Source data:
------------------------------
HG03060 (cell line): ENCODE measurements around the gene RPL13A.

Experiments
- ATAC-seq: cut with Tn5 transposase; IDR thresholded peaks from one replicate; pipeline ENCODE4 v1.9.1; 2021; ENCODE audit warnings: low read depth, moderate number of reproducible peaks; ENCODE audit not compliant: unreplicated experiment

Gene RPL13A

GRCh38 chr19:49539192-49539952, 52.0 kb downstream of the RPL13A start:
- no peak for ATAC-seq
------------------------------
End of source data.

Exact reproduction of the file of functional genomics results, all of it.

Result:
HG03060 (cell line): ENCODE measurements around the gene RPL13A.

Experiments
- ATAC-seq: cut with Tn5 transposase; IDR thresholded peaks from one replicate; pipeline ENCODE4 v1.9.1; 2021; ENCODE audit warnings: low read depth, moderate number of reproducible peaks; ENCODE audit not compliant: unreplicated experiment

Gene RPL13A

GRCh38 chr19:49539192-49539952, 52.0 kb downstream of the RPL13A start:
- no peak for ATAC-seq